Steve Sunu: So is the second half, Josh. Go read it. Actually? That kind of goes for all you guys. Go read "All-Star Superman" and then come back. We'll still be here when you're done.
Kiel Phegley: Why is no one talking about "All Star Batman & Robin The Boy Wonder"?
"House of M" & "New Avengers" Are Released
George Tramountanas: Bendis wrote two major events in the Marvel U in 2005 and established the direction of Marvel for the next several years. With "House of M," he redefined what it meant to be a mutant by reducing their number from millions to a couple hundred. And with "New Avengers," Bendis took the team in a direction that made it the flagship book of the Marvel U. It's the book to read in terms of understanding the Marvel landscape.
It will be interesting to see if/how the book changes once the "big three" (Iron Man, Thor, and the original Captain America) are brought back to the team in "Siege." I can giddily imagine several fun conversations between Thor and Luke Cage.
Tim Callahan: "New Avengers" is the heartbeat of Marvel, and it has been since its early days. Bendis sets the tempo, lays down the beats, and it's up to the rest of the company to follow along with his jams. Maybe that's a bad idea, and maybe "Secret Invasion" didn't really work all that well in the end, but "The Avengers" had become a stale property when Bendis took over and it's been a top seller ever since. He's done something right, and I haven't missed an issue yet.
Dave Richards: Tim is right that this book is the heartbeat of the Marvel U, and it's highly entertaining too! Plus, it's the book where three of my favorite Marvel characters - Spider-Man, Luke Cage, and Captain America - interact with one another and go on adventures. How could I not love this book?
"Infinite Crisis" Makes Its Mark
George Tramountanas: DC showed how event books should be done with this series. They had four separate, well-written miniseries leading into the event, each of which were hugely popular and integral to what happened next. The response to this series was overwhelming, and IC became the model to emulate in terms of event books for the rest of the decade. Unfortunately, DC really seemed to fumble on the goal line with this tale. The story ended on a blasé note, and "One Year Later" was a failure. At least we got "52" out of the mess though...
Tim Callahan:- Issue #1 was absolutely thrilling, and issue #2 was pretty damn good as well. Then it became a story about the DCU vs. Superboy Prime and a tease about the return of the multiverse. In short, it's a microcosm of almost every event book from Marvel or DC ever since - big anticipation, a splashy start, and then a limp finish. Really good stuff with Batman, Superman, and Wonder Woman in the early issues, though.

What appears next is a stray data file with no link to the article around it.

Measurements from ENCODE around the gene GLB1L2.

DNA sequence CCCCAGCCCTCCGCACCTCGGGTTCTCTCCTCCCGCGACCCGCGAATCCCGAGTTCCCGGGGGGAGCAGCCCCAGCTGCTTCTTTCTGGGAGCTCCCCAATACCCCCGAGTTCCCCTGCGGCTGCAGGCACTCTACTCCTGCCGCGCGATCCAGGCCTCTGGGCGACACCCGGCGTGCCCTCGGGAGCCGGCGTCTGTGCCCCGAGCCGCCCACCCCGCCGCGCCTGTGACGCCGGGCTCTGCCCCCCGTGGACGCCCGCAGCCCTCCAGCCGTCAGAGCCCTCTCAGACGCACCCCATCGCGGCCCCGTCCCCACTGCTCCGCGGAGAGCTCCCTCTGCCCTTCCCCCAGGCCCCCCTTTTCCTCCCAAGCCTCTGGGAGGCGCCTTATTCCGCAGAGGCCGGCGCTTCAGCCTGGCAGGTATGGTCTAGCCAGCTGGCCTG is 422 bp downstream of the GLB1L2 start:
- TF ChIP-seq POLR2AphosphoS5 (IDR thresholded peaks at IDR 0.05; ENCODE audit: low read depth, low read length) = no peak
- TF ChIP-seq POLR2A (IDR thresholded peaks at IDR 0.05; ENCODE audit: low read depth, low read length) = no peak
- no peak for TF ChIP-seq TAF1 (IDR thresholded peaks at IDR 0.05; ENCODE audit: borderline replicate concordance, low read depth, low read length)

Dave Richards: Man, there was a big lead in to this story. It broke my wallet on several occasions; so perhaps my expectations were too high for this story. I read it and was pretty underwhelmed. This series and the "One Year Later" books were where I said goodbye to the DC Universe. I've only recently started revisiting it with the Green Lantern books and some other trades that I've been grabbing from my local library.
Shaun Manning: I think this story would stand better for posterity if DC had retired Superboy-Prime. The thing that seemed massive about the Anti-Monitor in the first "Crisis" was that we'd never seen him before (which more or less applies to Prime in IC) and then that we didn't see him again (until Sinestro Corps). By bringing Prime back to get his ass handed to him again and again - regardless of how many arms he rips off in the interim - diminishes him as a universe-level threat.
Kiel Phegley: I think the biggest lesson from "Infinite Crisis" was that in the modern comics market, sometimes it's smarter to wait on something. People grouse a lot about the changes that series brought to the DCU and how the "One Year Later" launch went, but a lot of that stemmed from a rushed art job on the later issues of what had been a very well received series at the start. As much as folks can complain about how no one can draw a monthly book anymore, I think fans have proven with their wallets that they'd rather one artist draw a book every three months than three artists every month, you know?
George Tramountanas: "52" proved the viability of a weekly series with great writers. Of all the things DiDio has done under his reign, I would say this was the most significant. This title showed that quality books delivered in a timely fashion could be a huge boon for publishers, fans, and retailers - and the cheaper price-point didn't hurt either! While the numerous weekly series that followed couldn't hold a candle to this one, it did inspire Marvel to give us a terrific thrice-monthly "Amazing Spider-Man" (with the editor of "52" coming along to boot).
Shaun Manning: The power of great writers, coupled with interesting takes on underused characters, carried the day here. I would argue, though, that the "One Year Later" concept going through the other books at the time suffered because DC's top talent were all tied up with "52."
Kiel Phegley: Ding ding ding ding ding ding ding ding ding!!!!!!!!